“The path ahead, then, is dialogue among yourselves, dialogue in your presbyterate, dialogue with lay persons, dialogue with families, dialogue with society…Otherwise, we fail to understand the thinking of others, or to realize deep down that the brother or sister we wish to reach and redeem, with the power and the closeness of love, counts more than their positions, distant as they may be from what we hold as true and certain.  Harsh and divisive language does not befit the tongue of a pastor; it has no place in his heart.  Although it may momentarily seem to win the day, only the enduring allure of goodness and love remains truly convincing.” Pope Francis in these words offers an excellent catechesis of 1Peter 3, 15, to speak with meekness and respect, and Ephesians 4, 15 to speak the truth in love.

The Responsibility of Members of Congress
“Each son or daughter of a given country has a mission, a personal and social responsibility.  Your own responsibility as members of Congress is to enable this country, by your legislative activity, to grow as a nation. You are the face of its people, their representatives. You are called to defend and preserve the dignity of your fellow citizens in the tireless and demanding pursuit of the common good, for this is the chief aim of all politics.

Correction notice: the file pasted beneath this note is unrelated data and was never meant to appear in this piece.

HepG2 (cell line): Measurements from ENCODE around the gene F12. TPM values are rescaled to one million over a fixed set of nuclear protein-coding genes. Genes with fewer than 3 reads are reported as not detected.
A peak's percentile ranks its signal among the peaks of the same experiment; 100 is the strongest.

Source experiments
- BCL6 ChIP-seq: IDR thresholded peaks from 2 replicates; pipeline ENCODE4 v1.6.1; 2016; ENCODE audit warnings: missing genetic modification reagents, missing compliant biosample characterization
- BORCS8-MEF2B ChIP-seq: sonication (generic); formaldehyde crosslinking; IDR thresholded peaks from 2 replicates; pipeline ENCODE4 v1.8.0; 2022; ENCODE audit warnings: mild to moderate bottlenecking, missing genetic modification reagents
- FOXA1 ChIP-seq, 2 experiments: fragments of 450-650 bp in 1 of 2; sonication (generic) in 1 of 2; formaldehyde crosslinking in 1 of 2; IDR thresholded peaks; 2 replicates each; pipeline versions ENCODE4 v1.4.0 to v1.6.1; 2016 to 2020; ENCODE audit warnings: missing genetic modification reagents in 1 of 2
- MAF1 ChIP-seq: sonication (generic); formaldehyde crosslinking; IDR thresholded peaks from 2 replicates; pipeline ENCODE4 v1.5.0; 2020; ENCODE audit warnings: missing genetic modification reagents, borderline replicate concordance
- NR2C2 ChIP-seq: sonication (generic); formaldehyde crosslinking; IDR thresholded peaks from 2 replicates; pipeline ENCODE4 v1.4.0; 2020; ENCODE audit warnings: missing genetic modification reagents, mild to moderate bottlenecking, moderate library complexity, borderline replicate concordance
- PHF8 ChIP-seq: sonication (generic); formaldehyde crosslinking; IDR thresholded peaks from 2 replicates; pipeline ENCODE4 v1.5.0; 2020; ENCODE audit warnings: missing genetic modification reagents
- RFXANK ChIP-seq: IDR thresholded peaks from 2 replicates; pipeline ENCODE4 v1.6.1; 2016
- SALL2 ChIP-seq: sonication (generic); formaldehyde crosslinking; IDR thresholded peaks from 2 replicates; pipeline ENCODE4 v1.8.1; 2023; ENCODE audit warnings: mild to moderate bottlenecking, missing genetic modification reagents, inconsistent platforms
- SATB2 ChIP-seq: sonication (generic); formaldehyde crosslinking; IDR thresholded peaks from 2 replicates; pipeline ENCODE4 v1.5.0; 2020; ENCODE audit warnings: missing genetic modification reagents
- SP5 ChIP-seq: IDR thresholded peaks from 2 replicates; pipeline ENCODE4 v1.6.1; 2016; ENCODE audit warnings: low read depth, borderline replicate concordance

A political society endures when it seeks, as a vocation, to satisfy common needs by stimulating the growth of all its members, especially those in situations of greater vulnerability or risk. Legislative activity is always based on care for the people.  To this you have been invited, called and convened by those who elected you.”
Pope Francis spoke as a Vatican Head of State, but far more as a moral and spiritual voice in the public square to our elected officials.  Imagine if all responsible for the common good by virtue of their elected office walked the noble path of vocation and service.

On the Family
Faith opens a “window” to the presence and working of the Spirit. It shows us that, like happiness, holiness is always tied to little gestures. “Whoever gives you a cup of water in my name — a small gesture — will not go unrewarded”, says Jesus (cf. Mk 9:41). These little gestures are those we learn at home, in the family; they get lost amid all the other things we do, yet they do make each day different. They are the quiet things done by mothers and grandmothers, by fathers and grandfathers, by children, by brothers. They are little signs of tenderness, affection and compassion.
Like the warm supper we look forward to at night, the early lunch awaiting someone who gets up early to go to work. Homely gestures. Like a blessing before we go to bed, or a hug after we return from a hard day’s work. Little things show love, by attention to small daily signs, which make us feel at home. Faith grows when it is lived and shaped by love. That is why our families, our homes, are true domestic churches. They are the right place for faith to become life, and life grows in faith.
In conclusion, Pope Francis exhorts that the wisdom of family life well lived is vital for our world today.  “The Gospel of the family is truly ‘good news’ in a world where self-concern seems to reign supreme.”